This week (commencing 13 May 2019)
On Tuesday, we took evidence from HM Chief Inspector of Probation, Dame Glenys Stacey, on the subject of her Annual Report.
The Committee were particularly interested in Dame Glenys’ views on the Government’s Transforming Rehabilitation programme, which we reported on last year. Dame Glenys told us:
- That the split in probation services and the over-emphasis on ‘contractual measures’ has seen ‘the profession diminished and the nature of probation moving away from an established evidence base’.
- That the way that cases involving Serious Further Offences ‘are reviewed needs to change as well’, and saw a role for HMI Probation in doing so
- Of a need to ensure that any future model of probation was ‘an evidence-based service’, and that offender management in future ‘should be in the arms of the state’.
Government publishes its response to its consultation ‘Strengthening Probation, Building Confidence’
On Thursday, the Government published its response to its consultation ‘Strengthening Probation, Building Confidence’.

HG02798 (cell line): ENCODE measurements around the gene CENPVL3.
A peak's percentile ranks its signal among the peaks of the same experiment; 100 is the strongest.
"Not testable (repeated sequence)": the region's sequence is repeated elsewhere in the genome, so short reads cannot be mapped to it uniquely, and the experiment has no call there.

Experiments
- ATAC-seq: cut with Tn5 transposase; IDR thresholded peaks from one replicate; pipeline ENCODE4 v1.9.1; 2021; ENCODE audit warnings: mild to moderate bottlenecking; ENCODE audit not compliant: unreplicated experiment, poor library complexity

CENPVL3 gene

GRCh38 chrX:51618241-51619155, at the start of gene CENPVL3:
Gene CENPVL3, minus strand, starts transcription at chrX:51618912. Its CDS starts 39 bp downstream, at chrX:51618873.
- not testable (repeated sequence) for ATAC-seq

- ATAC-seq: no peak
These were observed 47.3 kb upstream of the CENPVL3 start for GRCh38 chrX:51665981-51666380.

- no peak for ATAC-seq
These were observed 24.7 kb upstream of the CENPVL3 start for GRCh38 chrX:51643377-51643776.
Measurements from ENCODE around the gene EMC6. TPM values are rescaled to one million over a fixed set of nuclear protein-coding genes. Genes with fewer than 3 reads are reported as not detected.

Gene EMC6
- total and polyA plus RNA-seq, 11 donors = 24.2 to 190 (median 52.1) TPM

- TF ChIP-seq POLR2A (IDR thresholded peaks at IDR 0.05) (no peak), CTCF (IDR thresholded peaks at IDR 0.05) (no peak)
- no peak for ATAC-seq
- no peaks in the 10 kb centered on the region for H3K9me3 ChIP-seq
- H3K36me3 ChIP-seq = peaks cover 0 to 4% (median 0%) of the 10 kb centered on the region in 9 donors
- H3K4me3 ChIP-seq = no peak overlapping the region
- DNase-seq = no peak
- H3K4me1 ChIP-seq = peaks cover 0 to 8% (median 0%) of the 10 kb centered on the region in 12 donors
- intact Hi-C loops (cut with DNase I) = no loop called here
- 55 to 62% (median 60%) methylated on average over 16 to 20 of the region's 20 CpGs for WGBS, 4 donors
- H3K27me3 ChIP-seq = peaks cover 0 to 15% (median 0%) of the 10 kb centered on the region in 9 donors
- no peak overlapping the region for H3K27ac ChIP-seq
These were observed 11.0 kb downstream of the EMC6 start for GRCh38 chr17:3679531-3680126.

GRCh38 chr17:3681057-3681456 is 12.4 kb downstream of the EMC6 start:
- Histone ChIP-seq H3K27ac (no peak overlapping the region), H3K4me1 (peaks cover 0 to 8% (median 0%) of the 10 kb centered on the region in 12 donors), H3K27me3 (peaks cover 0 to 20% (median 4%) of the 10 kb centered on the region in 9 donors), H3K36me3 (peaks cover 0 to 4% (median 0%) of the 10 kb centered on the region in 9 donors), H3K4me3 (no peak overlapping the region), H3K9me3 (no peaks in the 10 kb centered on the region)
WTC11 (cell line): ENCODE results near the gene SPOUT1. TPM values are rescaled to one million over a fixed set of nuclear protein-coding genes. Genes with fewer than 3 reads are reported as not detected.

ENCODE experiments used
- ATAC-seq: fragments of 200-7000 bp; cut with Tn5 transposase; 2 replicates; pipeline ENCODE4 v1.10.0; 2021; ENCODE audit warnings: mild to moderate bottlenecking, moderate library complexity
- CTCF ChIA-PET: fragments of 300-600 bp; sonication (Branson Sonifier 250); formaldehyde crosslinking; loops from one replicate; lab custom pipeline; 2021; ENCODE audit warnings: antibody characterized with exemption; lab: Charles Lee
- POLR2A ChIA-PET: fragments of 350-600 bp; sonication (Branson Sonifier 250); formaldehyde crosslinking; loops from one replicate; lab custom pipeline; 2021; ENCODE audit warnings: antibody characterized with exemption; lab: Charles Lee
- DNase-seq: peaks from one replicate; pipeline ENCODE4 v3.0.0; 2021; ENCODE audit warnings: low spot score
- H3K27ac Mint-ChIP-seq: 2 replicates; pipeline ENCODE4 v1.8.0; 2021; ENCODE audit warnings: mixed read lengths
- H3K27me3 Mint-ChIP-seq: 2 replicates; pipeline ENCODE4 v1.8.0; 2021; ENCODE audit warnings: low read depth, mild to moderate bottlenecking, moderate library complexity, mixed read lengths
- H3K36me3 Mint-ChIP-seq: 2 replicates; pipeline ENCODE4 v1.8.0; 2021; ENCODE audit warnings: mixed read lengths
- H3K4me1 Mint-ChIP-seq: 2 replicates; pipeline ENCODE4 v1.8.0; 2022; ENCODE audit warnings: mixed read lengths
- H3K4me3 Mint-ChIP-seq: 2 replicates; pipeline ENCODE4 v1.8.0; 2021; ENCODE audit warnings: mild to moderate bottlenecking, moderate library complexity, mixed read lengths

The consultation announced it would give the National Probation Service responsibility for managing all offenders on a community sentences or license following release from prison in England and Wales.
Bob Neill MP, Chair of the Committee, welcomed the changes:
"We said back in June last year that the probation system was a mess.
Staff morale was at an all-time low, offenders weren’t getting the support they needed, magistrates were losing confidence in supervision and the voluntary sector was being pushed out.
I am glad to see that the Government has finally listened to my Committee’s concerns about the model for probation. We were unconvinced that the model of splitting offenders by risk could ever work.
The HMI Probation told my Committee on Tuesday that it is impossible to reduce probation relationships to a set of contractual requirements.
What is important now is that there is a smooth transition from the current model to the next’.
The Committee will next meet in public on 21 May 2019 at 10.00am.
We will hold our first public evidence session of our inquiry into Court and Tribunal Reform.
The inquiry was launched in January 2019 to understand the impact of HMCTS’ court reform programme on access to justice, and its full terms of reference can be found here.
We are taking evidence from:
- John Bache JP, Chair, Magistrates Association
- Chris Henley QC, Chair, Criminal Bar Association
- Detective Chief Inspector Craig Kirby, Thames Valley Police
- Matt O'Brien, Chair, Criminal Law Committee of Birmingham Law Society
- Harriet Bosnyak, Solicitor, Shelter
- Tessa Buchanan, Housing Law Practitioners Association
- Richard Miller, Head of Justice, The Law Society of England and Wales
If you wish to watch in person from the public gallery you can. The meeting will be in Committee Room 20, Palace of Westminster.
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